Specialized Technology Resources, Inc. (STR) has been developing a new High Light Transmission (HLT) range of EVA encapsulants to improve PV efficiency. These have been tested in accelerated aging conditions, using Xenon Arc Weather-o-meters for example, over 30 weeks, and the second generation EVA has been incorporated in 8 modules from 3 manufacturers in field tests in Tempe, Arizona. There were different results from different module manufacturers due to factors such as failure of other components leading to encapsulant deterioration, for example, corrosion in a junction box. The new EVA is faster curing, which can help speed up module manufacturing. In late 2010, a customer achieved the lamination of 4 modules in 3 minutes 15 seconds at 155C using an XL laminator.

Solutia Solar supplies EVA, TPU and PVB and has opened an EVA plant in Suzhou, China. It has developed a new grade of PVB encapsulant to overcome problems of solar panel discoloration, which occur when PVB is exposed to damp heat and electrical bias while in contact with silver-coated glass. The discoloration is due to a silver compound, not to polymer degradation. The new Saflex PS41 shows much less discoloration and passivates the silver surface, it has no voltage-dependent change in color and actively protects metals, like copper, under test conditions.

Machinery suppliers are looking to improve encapsulation, like Meyer Burger Technology (incorporating 3S Modultec). The durability of a module is linked strongly to the encapsulant and there are advantages and disadvantages of all of the different materials available. For example, PVB is proven in window technology but has few suppliers, moisture uptake and some transmission issues; silicone is expensive but has a simple lamination procedure, and another alternative, polyolefin, is widely available but it is difficult to get good adhesion. EVA itself has a matching refractive index to glass giving good transmission, availability, good mechanical strength, known processing, but has a poor moisture barrier, outgasses during processing, and suffers degradation.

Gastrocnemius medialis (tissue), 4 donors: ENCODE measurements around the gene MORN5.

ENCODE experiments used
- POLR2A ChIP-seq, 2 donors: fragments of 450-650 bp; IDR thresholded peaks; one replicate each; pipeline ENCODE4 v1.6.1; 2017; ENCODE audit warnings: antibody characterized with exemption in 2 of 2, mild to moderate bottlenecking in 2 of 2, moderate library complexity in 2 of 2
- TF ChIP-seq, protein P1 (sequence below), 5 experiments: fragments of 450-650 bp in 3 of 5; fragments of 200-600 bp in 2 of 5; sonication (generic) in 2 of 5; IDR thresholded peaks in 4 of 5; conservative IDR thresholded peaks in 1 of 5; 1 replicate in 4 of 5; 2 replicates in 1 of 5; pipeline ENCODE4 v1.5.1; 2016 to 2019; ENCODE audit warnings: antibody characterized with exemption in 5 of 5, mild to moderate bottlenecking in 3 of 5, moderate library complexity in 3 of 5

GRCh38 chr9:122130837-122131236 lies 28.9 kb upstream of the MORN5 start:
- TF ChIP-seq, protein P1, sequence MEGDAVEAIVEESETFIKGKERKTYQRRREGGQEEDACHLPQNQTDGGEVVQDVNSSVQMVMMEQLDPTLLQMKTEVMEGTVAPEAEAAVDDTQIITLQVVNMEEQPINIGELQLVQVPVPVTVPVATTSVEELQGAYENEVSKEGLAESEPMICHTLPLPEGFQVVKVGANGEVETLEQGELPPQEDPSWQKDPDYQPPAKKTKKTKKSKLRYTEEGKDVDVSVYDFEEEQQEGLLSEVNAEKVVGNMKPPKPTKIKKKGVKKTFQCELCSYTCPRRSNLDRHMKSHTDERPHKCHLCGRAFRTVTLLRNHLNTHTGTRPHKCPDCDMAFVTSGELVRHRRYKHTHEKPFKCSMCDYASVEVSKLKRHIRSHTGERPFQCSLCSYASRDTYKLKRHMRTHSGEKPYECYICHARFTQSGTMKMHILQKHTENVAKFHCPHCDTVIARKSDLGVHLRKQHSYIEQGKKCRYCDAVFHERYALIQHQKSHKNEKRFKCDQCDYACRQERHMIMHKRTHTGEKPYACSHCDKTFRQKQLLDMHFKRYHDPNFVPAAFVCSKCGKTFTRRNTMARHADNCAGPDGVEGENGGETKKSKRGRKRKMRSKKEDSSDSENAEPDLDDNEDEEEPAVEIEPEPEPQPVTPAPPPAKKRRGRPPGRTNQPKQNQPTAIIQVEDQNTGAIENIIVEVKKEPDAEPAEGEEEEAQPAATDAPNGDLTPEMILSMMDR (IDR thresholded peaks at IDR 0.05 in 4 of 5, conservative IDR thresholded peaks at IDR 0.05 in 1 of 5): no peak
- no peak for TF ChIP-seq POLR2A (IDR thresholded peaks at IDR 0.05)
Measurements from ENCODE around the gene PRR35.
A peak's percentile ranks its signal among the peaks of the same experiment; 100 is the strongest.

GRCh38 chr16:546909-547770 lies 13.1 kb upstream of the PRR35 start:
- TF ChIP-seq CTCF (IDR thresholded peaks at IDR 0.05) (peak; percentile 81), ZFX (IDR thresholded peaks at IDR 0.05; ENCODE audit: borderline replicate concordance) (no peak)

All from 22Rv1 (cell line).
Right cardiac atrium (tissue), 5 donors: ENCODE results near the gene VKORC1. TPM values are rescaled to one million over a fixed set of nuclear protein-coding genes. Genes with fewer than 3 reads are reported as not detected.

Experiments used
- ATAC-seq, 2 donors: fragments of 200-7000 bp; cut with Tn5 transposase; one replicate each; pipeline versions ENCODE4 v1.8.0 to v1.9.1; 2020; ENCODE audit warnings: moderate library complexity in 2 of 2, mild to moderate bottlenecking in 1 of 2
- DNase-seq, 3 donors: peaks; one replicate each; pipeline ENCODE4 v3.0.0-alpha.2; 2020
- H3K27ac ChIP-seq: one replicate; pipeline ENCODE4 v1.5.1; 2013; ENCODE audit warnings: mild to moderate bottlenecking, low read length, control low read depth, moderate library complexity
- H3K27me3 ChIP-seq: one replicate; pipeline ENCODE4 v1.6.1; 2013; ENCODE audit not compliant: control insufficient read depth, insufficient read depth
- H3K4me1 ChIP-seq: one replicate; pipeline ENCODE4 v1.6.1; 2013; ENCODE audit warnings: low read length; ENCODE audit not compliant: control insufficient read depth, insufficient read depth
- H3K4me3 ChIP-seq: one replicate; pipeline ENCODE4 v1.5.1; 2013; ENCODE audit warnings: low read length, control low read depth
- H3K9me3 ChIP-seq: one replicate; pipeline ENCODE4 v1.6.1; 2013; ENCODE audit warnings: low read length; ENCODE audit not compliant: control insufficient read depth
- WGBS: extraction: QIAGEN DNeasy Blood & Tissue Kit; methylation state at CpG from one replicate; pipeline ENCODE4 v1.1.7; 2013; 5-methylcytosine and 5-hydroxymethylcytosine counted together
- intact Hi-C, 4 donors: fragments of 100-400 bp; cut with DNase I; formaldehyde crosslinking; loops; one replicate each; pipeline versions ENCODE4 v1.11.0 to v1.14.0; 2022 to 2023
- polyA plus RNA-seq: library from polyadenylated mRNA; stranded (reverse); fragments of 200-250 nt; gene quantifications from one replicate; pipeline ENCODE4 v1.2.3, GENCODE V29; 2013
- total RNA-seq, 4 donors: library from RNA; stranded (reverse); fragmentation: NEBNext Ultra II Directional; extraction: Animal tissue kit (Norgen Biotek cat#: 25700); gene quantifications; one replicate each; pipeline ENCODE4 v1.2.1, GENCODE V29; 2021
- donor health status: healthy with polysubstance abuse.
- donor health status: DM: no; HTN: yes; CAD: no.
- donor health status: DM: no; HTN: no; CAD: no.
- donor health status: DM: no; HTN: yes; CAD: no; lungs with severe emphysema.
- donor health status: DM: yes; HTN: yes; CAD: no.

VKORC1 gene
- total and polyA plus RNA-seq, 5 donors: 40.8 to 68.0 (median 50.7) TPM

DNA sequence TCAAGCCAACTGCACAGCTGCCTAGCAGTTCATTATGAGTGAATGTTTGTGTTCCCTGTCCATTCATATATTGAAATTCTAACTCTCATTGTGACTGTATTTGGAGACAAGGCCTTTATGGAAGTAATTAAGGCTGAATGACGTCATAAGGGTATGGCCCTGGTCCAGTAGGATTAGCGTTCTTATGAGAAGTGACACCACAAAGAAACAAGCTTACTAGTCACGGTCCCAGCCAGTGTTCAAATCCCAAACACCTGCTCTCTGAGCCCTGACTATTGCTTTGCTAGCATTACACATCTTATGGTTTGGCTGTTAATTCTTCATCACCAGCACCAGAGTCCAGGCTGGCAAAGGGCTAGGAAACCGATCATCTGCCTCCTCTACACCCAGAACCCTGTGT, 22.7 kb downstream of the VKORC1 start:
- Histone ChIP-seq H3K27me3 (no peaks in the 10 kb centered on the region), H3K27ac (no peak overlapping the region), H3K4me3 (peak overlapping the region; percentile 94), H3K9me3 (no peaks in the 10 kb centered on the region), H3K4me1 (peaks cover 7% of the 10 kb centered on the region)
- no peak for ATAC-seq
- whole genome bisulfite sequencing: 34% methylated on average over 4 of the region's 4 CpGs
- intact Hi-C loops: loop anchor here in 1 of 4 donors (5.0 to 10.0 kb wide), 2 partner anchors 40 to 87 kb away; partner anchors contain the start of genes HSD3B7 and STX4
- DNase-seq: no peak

Huntsman has introduced several thermosetting materials for PV including a transparent, liquid encapsulant, a liquid dielectric encapsulant/backsheet, and an electrically conductive adhesive. The company is working with Caiten Eco Energy in Austria on experimental modules. The liquid encapsulant plus glass has greater light transmittance than the conventional EVA system, and the material has low temperature processing and cure, as well as excellent adhesive properties. The innovative backsheet is screen printable, which could facilitate manufacturing of cell back contacts using printed circuit board technology.

UV cured polymers are a speciality of Sartomer: a liquid resin is applied to a substrate and UV light is used to initiate polymerisation and ‘curing’. The advantage is the low energy use and speed of processing. These materials can be tailored for properties like adhesion and excellent weathering. They are being tested in laminates for PV applications.

The Energy research Centre of the Netherlands (ECN) has looked at critical factors in encapsulation of thin-film PVs, such as minimizing the Water Vapor Transmission Rate (WVTR) and cutting costs. It has accelerated test facilities where exposure conditions can be tailored. The encapsulation is a very significant proportion of the production costs of a module, and the ECN is looking at making more robust silicon components to reduce the encapsulant requirements as well as looking to improve the polymer. It has found that condensated water conditions are a greater stressor compared to humid, so they could be useful for accelerated testing and lifetime prediction.

With the development of any new industry comes regulation and standards. Underwriters Laboratories (UL) has set up PV testing laboratories in San Jose, the U.S.A., Krefeld in Germany, China, India and Japan, primarily looking at fire and electrical safety. Approving components prior to module specification can speed up the time to market: each aspect has a different set of requirements from flame spread to hot wire ignition and water immersion. ID scans are carried out on materials to set up references including infrared analysis, thermogravimetry and differential scanning calorimetry.

 

Dr. Sally Humphreys studied science at Oxford University and was a university scholar during her doctorate studies. She has worked in many aspects of science and has specialized in polymers for the past 10 years, including renewable energy applications.

 

 

For more information, please send your e-mails to pved@infothe.com.